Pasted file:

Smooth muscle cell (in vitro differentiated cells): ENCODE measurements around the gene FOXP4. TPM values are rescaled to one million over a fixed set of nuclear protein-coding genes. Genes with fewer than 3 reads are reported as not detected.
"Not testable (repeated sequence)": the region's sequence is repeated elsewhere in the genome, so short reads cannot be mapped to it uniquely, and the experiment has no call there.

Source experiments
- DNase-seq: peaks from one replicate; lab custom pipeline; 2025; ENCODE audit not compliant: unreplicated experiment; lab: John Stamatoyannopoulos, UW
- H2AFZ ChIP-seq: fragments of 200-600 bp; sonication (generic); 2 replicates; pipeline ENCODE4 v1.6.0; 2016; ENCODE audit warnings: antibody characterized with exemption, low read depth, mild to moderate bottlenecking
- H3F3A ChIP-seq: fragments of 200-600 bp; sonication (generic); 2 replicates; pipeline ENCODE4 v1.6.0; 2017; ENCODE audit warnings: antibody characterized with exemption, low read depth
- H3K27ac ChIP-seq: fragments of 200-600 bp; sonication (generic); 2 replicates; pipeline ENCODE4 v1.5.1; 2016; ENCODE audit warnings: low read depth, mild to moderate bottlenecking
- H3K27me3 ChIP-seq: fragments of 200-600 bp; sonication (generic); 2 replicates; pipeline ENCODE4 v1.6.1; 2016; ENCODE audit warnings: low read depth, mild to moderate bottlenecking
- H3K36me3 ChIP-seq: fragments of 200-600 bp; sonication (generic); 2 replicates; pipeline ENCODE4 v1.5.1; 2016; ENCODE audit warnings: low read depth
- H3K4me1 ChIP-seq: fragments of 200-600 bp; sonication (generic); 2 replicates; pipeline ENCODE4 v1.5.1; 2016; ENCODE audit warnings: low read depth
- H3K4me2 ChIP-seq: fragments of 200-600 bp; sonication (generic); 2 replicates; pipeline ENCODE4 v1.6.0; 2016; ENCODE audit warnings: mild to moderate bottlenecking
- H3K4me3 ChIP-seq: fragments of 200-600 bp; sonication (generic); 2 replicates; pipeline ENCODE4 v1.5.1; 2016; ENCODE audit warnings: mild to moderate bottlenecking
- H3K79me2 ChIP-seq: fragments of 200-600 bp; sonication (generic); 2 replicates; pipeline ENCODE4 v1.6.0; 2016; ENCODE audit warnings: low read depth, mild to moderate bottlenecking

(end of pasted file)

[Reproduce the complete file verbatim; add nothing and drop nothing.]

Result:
Smooth muscle cell (in vitro differentiated cells): ENCODE measurements around the gene FOXP4. TPM values are rescaled to one million over a fixed set of nuclear protein-coding genes. Genes with fewer than 3 reads are reported as not detected.
"Not testable (repeated sequence)": the region's sequence is repeated elsewhere in the genome, so short reads cannot be mapped to it uniquely, and the experiment has no call there.

Source experiments
- DNase-seq: peaks from one replicate; lab custom pipeline; 2025; ENCODE audit not compliant: unreplicated experiment; lab: John Stamatoyannopoulos, UW
- H2AFZ ChIP-seq: fragments of 200-600 bp; sonication (generic); 2 replicates; pipeline ENCODE4 v1.6.0; 2016; ENCODE audit warnings: antibody characterized with exemption, low read depth, mild to moderate bottlenecking
- H3F3A ChIP-seq: fragments of 200-600 bp; sonication (generic); 2 replicates; pipeline ENCODE4 v1.6.0; 2017; ENCODE audit warnings: antibody characterized with exemption, low read depth
- H3K27ac ChIP-seq: fragments of 200-600 bp; sonication (generic); 2 replicates; pipeline ENCODE4 v1.5.1; 2016; ENCODE audit warnings: low read depth, mild to moderate bottlenecking
- H3K27me3 ChIP-seq: fragments of 200-600 bp; sonication (generic); 2 replicates; pipeline ENCODE4 v1.6.1; 2016; ENCODE audit warnings: low read depth, mild to moderate bottlenecking
- H3K36me3 ChIP-seq: fragments of 200-600 bp; sonication (generic); 2 replicates; pipeline ENCODE4 v1.5.1; 2016; ENCODE audit warnings: low read depth
- H3K4me1 ChIP-seq: fragments of 200-600 bp; sonication (generic); 2 replicates; pipeline ENCODE4 v1.5.1; 2016; ENCODE audit warnings: low read depth
- H3K4me2 ChIP-seq: fragments of 200-600 bp; sonication (generic); 2 replicates; pipeline ENCODE4 v1.6.0; 2016; ENCODE audit warnings: mild to moderate bottlenecking
- H3K4me3 ChIP-seq: fragments of 200-600 bp; sonication (generic); 2 replicates; pipeline ENCODE4 v1.5.1; 2016; ENCODE audit warnings: mild to moderate bottlenecking
- H3K79me2 ChIP-seq: fragments of 200-600 bp; sonication (generic); 2 replicates; pipeline ENCODE4 v1.6.0; 2016; ENCODE audit warnings: low read depth, mild to moderate bottlenecking